S&P warns on Malaysia's sovereign rating amid potential challenges from corruption saga

Key Points
  • The corruption scandal involving PM Najib Razak and 1MDB could affect Malaysia's sovereign rating in the near-to-medium term, S&P warned.
  • For now, the country's outlook remains stable and political issues won't impede Malaysia's policy flexibility, S&P said.
Authorities around the world, including the United States, Switzerland and Singapore have looked into anti-money laundering breaches relating to 1MDB.
Olivia Harris | Reuters

Malaysia's sovereign rating may be in trouble as an ongoing corruption saga threatens to destabilize the nation's fiscal position, S&P Global Ratings has warned.

In a Thursday statement that affirmed the Southeast Asian country's A-/A-2 foreign currency and A/A-1 local currency ratings, S&P said Kuala Lumpur's outlook remains "stable" but noted that the scandal surrounding state investment fund 1Malaysia Development Berhad (1MDB) and upcoming elections could challenge ratings in the near-to-medium term.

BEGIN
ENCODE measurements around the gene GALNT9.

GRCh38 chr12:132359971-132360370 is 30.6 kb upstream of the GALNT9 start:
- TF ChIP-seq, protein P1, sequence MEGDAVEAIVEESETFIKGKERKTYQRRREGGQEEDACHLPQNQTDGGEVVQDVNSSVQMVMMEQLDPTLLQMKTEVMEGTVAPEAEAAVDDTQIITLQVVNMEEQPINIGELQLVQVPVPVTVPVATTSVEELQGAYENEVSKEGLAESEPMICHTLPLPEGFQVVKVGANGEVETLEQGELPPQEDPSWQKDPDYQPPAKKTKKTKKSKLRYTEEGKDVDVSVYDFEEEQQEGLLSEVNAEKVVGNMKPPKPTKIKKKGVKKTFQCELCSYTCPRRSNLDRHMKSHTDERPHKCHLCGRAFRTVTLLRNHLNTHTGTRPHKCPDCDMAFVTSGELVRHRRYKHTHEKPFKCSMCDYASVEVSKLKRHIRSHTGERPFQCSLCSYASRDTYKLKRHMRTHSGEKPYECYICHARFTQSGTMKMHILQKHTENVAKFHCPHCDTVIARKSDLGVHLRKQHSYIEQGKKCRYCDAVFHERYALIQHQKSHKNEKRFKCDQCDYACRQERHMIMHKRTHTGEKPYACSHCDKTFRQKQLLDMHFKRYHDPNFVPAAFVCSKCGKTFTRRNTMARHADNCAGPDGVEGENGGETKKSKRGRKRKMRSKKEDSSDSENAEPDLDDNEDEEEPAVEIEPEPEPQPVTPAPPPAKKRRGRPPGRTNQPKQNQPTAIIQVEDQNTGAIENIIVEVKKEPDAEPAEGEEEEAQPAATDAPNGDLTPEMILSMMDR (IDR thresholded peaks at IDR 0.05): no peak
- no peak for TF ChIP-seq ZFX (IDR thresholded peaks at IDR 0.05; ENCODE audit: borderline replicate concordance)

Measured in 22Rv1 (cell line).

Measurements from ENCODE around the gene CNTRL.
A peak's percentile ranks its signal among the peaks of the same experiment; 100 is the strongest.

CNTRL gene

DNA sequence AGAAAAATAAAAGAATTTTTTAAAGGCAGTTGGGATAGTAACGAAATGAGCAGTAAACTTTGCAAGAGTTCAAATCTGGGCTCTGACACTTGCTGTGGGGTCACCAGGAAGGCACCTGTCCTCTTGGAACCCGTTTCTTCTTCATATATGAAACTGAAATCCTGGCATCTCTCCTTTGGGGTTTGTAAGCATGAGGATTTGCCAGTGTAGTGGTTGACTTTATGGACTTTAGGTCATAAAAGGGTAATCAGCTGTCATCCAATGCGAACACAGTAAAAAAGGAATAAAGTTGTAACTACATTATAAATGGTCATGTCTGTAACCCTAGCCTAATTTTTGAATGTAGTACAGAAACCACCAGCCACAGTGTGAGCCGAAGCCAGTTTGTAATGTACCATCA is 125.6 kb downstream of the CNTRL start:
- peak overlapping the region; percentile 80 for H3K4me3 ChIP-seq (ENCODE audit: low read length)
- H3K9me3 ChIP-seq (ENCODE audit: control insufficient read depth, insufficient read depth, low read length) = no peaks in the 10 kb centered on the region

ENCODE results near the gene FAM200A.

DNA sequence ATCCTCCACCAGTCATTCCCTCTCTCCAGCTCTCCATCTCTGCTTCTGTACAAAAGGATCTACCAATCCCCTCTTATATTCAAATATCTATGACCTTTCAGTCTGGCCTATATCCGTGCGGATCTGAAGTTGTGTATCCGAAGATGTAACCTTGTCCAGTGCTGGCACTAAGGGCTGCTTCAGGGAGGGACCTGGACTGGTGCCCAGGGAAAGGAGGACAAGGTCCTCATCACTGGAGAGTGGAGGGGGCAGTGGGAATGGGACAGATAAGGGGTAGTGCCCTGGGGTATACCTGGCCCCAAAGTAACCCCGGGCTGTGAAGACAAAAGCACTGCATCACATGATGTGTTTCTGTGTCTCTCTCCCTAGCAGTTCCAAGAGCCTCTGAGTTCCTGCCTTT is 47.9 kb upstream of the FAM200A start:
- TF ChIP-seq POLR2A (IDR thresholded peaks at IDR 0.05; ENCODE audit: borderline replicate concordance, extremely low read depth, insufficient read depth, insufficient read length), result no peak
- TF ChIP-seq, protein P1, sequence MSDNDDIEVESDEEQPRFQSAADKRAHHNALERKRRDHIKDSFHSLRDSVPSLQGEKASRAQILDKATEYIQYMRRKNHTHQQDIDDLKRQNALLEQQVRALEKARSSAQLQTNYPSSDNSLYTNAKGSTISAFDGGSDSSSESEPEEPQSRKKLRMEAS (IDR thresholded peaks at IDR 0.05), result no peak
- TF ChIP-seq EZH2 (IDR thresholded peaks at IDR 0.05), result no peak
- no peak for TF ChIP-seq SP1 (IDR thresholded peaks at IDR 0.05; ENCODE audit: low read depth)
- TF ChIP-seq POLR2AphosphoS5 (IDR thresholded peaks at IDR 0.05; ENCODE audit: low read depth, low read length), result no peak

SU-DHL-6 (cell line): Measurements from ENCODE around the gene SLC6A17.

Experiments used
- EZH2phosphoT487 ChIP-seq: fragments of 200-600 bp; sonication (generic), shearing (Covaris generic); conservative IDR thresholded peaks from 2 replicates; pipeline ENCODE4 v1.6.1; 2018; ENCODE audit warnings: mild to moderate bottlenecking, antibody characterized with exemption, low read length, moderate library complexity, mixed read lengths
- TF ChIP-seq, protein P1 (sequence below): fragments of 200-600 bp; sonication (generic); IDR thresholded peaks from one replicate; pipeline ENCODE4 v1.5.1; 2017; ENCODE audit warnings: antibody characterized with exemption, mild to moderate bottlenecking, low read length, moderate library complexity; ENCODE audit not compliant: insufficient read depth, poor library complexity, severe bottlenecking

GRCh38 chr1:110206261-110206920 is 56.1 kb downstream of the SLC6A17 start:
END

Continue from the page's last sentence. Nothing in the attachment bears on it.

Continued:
"Those challenges could manifest themselves via a rise in the cost of refinancing Malaysia's sizable gross external financing needs, or via nonresident outflows from Malaysia's deep local-currency government bond market," S&P said.

For now, these issues won't "materially impede policy flexibility and responsiveness," the agency continued.

Questions about 1MDB's finances first came to widespread attention after a Wall Street Journal article in 2013 found nearly $700 million from the debt-ridden fund had been transferred to Malaysian Prime Minister Najib Razak's personal bank account.

Najib has repeatedly denied taking money for personal gain and local authorities have cleared him of any wrongdoing. However, money-laundering investigations remain underway in the international community, particularly in the U.S., Switzerland and Singapore.

The probes have revealed a complex web of financial transactions involving shell companies and various individuals, including Hollywood actor Leonardo DiCaprio. Multiple banks have also had their branches closed down and fined for lapses relating to 1MDB dealings.